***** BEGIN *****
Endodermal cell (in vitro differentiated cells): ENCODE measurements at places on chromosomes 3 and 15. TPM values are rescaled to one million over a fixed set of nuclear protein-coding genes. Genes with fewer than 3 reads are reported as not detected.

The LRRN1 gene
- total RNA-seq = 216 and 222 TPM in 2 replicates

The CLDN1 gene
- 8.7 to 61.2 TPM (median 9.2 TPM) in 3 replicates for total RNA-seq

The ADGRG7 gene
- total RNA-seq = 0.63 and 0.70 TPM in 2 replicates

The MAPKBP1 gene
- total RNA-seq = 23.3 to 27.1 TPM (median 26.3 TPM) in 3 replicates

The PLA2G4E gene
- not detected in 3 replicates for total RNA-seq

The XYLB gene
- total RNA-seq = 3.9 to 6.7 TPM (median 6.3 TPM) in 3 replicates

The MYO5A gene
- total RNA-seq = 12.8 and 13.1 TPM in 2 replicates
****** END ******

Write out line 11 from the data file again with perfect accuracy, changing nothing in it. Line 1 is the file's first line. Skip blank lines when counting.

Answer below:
- not detected in 3 replicates for total RNA-seq